By Jessica R. Duggins
We all want to be loved, adults and children a like. And when we are loved, when our needs are met, we feel supported, confident, and empowered and all is right in the world. So how does this help when parenting? It reminds us to parent with love first, and responsibility second. Once we are fluent with the way our children respond to love, once we are in tuned with their needs and motivators, we can gain their trust and in turn guide them with cooperation, respect and love to healthy development.
I’m so excited to share one of my favorite visual tools that I use to remind myself of this focus. A simple chart I came across while feeling frustrated in another relationship of importance, my marriage. I found myself feeling resentful, exhausted, over entitled, and unfulfilled. I was in a rut and I put myself there by holding my most loved ones to expectations unbeknownst to them. My expectations. The expectation that they will love me as I expect them too and if they don’t then I will self destruct and hold them all responsible. That’s crazy, right? But all to common, maybe not so dramatic but common. And we deal with it, we live life banging our heads against a padded wall going maybe someday they’ll get it, if I beat it in their heads enough, maybe they will care about the things I care about at my intensity. Why would I really want that anyway? I love these people for who they are and what makes them unique to my heart.
What if instead we empathized, one of my favorite words when it comes to parenting. What makes my kiddo happy, what puts a smile on his face, what lifts his heart? Not mine, not what makes me feel safe and cozy and cared for but from his perspective.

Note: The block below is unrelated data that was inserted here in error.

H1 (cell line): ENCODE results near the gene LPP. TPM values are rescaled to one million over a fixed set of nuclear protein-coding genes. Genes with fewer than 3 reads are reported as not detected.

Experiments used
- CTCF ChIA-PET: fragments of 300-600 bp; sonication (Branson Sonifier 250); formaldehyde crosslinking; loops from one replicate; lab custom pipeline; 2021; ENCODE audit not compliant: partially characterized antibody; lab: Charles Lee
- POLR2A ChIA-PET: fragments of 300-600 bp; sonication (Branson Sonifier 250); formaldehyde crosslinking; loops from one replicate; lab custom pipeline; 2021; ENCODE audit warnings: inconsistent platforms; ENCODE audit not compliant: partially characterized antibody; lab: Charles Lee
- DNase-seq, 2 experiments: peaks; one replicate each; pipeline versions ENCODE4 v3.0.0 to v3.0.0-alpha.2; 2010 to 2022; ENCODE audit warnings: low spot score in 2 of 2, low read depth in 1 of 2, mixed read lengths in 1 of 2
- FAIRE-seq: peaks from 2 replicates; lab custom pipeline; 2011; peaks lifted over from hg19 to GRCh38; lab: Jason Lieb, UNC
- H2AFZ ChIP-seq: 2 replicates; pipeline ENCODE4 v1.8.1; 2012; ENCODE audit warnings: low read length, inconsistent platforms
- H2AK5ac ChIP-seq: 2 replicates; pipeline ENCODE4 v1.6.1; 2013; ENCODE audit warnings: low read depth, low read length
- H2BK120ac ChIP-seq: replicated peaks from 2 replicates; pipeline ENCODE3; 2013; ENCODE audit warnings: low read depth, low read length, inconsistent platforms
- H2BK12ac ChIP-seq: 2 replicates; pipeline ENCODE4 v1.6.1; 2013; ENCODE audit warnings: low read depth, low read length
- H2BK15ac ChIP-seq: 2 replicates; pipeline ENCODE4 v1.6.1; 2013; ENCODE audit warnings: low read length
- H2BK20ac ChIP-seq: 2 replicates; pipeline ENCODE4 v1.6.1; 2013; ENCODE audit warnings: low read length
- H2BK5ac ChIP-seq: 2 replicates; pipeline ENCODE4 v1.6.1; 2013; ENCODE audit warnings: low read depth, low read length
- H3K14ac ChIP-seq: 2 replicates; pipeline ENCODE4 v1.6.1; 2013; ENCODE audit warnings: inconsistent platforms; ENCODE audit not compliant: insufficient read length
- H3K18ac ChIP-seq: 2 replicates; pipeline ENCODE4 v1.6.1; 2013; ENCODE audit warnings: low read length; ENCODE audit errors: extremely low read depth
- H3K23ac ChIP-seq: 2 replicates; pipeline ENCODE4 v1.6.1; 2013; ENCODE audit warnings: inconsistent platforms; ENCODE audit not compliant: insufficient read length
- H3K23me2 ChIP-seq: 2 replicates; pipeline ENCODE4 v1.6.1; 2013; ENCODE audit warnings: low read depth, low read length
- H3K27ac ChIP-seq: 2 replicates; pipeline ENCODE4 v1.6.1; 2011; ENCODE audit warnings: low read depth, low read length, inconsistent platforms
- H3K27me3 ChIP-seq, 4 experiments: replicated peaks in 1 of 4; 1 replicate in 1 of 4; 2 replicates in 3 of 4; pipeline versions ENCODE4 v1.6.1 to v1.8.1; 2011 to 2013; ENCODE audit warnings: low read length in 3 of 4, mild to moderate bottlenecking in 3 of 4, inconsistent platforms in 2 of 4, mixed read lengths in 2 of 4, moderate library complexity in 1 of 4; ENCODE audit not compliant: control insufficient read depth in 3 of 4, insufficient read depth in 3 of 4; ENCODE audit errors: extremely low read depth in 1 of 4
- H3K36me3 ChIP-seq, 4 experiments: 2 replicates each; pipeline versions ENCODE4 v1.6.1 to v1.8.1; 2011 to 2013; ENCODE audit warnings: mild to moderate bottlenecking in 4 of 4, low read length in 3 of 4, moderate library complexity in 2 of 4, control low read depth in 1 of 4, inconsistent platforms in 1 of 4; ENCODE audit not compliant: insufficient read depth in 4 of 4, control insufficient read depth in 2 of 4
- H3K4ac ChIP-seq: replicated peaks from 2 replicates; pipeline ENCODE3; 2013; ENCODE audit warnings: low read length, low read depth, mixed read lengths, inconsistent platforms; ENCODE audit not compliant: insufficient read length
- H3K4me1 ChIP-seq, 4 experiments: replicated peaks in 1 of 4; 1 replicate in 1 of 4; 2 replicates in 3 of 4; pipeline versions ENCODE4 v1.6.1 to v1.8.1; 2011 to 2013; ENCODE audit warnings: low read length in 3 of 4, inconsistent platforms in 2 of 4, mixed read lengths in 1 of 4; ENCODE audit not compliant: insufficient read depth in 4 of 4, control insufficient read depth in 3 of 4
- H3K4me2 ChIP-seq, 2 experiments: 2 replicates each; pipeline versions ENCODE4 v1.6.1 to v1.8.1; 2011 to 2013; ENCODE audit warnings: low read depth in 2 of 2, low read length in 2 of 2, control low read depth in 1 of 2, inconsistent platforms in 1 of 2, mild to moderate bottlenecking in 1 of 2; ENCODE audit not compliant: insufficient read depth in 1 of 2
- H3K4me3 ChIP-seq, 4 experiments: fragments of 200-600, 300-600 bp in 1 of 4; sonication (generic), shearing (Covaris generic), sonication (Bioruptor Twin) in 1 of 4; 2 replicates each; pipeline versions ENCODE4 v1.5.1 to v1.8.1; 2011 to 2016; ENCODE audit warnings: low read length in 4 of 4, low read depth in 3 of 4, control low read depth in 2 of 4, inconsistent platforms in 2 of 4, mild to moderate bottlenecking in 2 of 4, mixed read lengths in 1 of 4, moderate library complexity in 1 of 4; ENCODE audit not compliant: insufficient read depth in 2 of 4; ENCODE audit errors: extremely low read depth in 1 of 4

I am a physical lover, I love hugs and cuddles, and spooning, and nuzzles. And although I may enjoy that and maybe my two year old does also but my teen on the spectrum not so much. Physical contact makes him visibly uncomfortable. That’s not to say he doesn’t return it, but that’s because he knows its my love language, it makes my heart rise when he hugs me on his own, my smile cracks from ear to ear when he kisses me on his own, and he knows it, he’s so smart.
So how do you figure out how your child loves, when they have challenges communicating simple daily needs, or any words at all? Observe and learn. try some different approaches. The chart below is printed out over my computer because that is the place I tend to get most frustrated with my children because I am not trying to focus on them but myself.
This moms site has some great printbles to get you started for free, after a simple email subscription, and I do suggest you print it out and put it somewhere your kids seem to get your goat most, maybe the bathroom, or kitchen. The visual concrete reference will help to create this process of rethinking your approach when parenting and hopefully ease frustration. I did not invent the Five Languages of love, no, just lucky enough to stumble upon Dr. Gary Chapman’s ideas in my research to better my communication and understanding skills in my nuclear family.
True love, unconditional love, is not easy, it does not just happen. You have to do the work and commit to change no matter how uncomfortable it may feel in the beginning. You have to make the effort to see another way of life, of love. As with all new habits, it has to be habitual for results, but when we falter we have to be kind enough to forgive ourselves and start over. Good luck guys, please comment below and share if this chart helped you out or even if it didn’t.